an oversight or an accident, but a deliberate attempt to avoid a finding of disability effectively
mandated by a proper application of the Treating Physician Rule. Indeed, in the course of the
administrative hearing after the reversal of the ALJ's first order, the ALJ stated to the claimant's
attorney that he did not agree with the opinions of Dr. Hamilton. The claimant's attorney
correctly pointed out that the ALJ could disagree with a treating physician's opinion so long as it
is based "on medical evidence." The ALJ responded, "well, guess what, that's what I'm going to
do." Tr. 669. The ALJ further stated he was not required to follow the opinions of a treating
physician "unless I go out and get a pile of contrary medical opinion." ' Tr. 670.
As the Fourth Circuit and this Court have repeatedly stated, an ALJ is not allowed to
substitute his medical opinions for those of medical providers. The ALJ must rely on the
acceptable medical opinions offered in the record and those opinions must be weighed in accord
with the Treating Physician Rule. The ALJ is not entitled simply to reject opinions in which he
This second ALJ decision also reflects a disturbing lack of respect for the basic rule that a
federal administrative agency must follow the orders and directives of the United States District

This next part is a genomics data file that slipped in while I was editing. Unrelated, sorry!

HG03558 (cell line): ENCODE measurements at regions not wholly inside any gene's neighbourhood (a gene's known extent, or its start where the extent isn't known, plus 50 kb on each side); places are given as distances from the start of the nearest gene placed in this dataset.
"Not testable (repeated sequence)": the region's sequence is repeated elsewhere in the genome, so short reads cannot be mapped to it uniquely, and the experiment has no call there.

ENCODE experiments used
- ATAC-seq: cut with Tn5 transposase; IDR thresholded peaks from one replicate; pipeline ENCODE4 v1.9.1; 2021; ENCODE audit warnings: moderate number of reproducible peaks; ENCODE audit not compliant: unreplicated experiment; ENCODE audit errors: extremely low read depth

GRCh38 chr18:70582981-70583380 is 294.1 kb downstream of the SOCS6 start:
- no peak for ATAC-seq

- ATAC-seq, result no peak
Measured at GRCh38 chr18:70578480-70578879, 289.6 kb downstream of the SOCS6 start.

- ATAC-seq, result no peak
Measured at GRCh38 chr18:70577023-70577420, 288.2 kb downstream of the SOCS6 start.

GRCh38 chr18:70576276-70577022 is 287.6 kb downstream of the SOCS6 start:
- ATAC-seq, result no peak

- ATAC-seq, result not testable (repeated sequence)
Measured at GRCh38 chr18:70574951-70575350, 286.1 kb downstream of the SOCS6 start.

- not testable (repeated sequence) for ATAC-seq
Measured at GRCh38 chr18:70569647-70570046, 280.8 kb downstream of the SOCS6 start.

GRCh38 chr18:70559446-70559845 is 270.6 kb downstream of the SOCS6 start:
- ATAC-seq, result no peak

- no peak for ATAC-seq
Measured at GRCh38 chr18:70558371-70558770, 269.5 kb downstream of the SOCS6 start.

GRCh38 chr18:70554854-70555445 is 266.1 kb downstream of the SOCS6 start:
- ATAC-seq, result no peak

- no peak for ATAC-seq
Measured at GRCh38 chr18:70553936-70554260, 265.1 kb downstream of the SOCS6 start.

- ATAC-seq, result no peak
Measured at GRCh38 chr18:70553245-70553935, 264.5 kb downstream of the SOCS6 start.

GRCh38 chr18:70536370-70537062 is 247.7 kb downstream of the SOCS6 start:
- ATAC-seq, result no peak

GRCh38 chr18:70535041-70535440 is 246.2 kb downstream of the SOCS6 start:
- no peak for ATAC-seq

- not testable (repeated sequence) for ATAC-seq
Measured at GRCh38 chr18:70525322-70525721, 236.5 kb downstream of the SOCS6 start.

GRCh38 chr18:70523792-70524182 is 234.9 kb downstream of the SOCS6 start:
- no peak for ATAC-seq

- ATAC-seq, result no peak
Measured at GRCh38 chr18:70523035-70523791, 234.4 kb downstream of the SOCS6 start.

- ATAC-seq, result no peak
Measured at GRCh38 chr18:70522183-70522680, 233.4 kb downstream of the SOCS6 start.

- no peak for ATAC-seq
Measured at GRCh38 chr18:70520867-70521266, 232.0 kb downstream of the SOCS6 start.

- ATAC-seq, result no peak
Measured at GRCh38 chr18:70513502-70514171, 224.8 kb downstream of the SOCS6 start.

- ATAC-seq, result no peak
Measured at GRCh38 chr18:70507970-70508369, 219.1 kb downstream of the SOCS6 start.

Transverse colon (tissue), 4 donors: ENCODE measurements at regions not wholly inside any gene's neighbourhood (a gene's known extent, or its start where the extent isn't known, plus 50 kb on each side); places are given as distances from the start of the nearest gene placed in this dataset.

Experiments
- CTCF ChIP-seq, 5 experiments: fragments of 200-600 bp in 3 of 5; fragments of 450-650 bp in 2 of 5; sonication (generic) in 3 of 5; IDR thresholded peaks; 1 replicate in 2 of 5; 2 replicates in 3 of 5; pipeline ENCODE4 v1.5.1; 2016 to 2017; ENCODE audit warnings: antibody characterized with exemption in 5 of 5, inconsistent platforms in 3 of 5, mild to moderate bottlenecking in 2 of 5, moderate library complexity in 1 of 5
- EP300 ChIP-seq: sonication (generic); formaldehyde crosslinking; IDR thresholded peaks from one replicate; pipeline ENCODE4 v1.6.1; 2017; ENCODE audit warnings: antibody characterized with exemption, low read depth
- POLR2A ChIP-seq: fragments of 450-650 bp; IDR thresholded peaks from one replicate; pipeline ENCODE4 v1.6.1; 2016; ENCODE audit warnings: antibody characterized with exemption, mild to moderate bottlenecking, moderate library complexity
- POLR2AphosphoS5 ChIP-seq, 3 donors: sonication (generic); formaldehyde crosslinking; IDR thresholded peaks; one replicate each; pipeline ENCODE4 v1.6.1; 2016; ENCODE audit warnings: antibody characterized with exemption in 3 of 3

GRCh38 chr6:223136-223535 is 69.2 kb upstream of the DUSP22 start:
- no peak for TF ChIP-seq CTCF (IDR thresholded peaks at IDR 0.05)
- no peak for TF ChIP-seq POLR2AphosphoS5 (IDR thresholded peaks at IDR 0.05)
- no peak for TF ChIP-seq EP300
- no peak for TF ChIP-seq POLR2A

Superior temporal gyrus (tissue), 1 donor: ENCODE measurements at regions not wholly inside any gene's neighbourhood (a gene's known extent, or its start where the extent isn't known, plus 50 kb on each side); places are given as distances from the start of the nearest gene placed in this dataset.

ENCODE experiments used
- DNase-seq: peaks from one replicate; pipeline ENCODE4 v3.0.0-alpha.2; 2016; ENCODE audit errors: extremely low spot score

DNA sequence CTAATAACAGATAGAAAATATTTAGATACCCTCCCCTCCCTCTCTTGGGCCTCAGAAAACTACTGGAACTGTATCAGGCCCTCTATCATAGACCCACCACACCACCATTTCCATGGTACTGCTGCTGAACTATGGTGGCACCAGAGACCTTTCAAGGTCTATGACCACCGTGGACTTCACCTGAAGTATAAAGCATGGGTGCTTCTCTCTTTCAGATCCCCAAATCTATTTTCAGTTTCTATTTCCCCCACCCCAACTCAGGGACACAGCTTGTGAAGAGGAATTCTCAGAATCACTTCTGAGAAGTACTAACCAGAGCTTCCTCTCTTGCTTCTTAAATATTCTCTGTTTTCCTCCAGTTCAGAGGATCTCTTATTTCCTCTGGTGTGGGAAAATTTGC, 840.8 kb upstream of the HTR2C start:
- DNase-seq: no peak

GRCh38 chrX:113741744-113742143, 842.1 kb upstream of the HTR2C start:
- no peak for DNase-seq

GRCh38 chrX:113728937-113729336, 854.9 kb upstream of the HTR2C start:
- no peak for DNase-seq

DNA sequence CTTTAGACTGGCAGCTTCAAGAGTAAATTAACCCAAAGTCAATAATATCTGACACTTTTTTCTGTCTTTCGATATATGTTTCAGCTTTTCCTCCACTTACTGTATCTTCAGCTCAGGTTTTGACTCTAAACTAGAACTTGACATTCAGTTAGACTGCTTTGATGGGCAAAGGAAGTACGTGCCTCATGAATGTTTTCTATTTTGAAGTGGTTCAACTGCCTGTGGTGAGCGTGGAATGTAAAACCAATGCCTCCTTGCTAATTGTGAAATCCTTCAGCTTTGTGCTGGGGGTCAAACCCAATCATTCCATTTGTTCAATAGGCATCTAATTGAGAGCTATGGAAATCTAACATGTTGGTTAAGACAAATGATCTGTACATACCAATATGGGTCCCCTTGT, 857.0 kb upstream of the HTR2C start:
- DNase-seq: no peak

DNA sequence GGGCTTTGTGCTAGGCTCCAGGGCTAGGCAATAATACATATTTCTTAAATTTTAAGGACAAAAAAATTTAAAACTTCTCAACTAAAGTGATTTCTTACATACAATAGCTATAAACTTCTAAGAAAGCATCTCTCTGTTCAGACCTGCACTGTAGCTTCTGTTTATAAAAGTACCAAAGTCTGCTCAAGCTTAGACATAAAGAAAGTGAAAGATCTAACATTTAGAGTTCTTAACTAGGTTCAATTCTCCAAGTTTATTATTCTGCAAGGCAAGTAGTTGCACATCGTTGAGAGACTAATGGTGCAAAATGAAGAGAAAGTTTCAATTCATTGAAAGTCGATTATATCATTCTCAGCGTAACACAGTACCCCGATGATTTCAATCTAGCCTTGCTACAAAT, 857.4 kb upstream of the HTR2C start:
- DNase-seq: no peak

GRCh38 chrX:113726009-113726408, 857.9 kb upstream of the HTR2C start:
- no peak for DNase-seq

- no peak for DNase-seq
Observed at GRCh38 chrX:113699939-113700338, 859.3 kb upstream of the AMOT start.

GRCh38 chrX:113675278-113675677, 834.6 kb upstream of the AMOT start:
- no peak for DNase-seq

Court in matters subject to judicial review. The ALJ's conduct in this matter reflects nothing less
than an open defiance of this fundamental principle of law. This Court will not tolerate defiance
of its rulings and is prepared to take necessary action to prevent this type of conduct in the future.
To avoid any question regarding notice to the agency and the ALJ in this matter, the ALJ and his
immediate supervisor are directed to file with this Court within 10 days of this order a statement
certifying that they have read this decision and will follow the orders and directives of this Court.
The Magistrate Judge recommends that this Court award DIB since substantial evidence
does not exist to support the Commissioner's decision with the proper application of the Treating
Physician Rule. This Court's general practice is to remand decisions to the Commissioner for
This comment by the ALJ is deeply disturbing since it reflects an attitude wholly
inconsistent with the role of the ALJ as a neutral judicial officer. The ALJ, of course, should
never be an advocate for the position of any party. Consequently, he should never "go out and
get a pile of contrary medical opinion" or ignore controlling law simply to produce an outcome
he prefers. The ALJ's duty is to apply the law to the factual record before him and not place his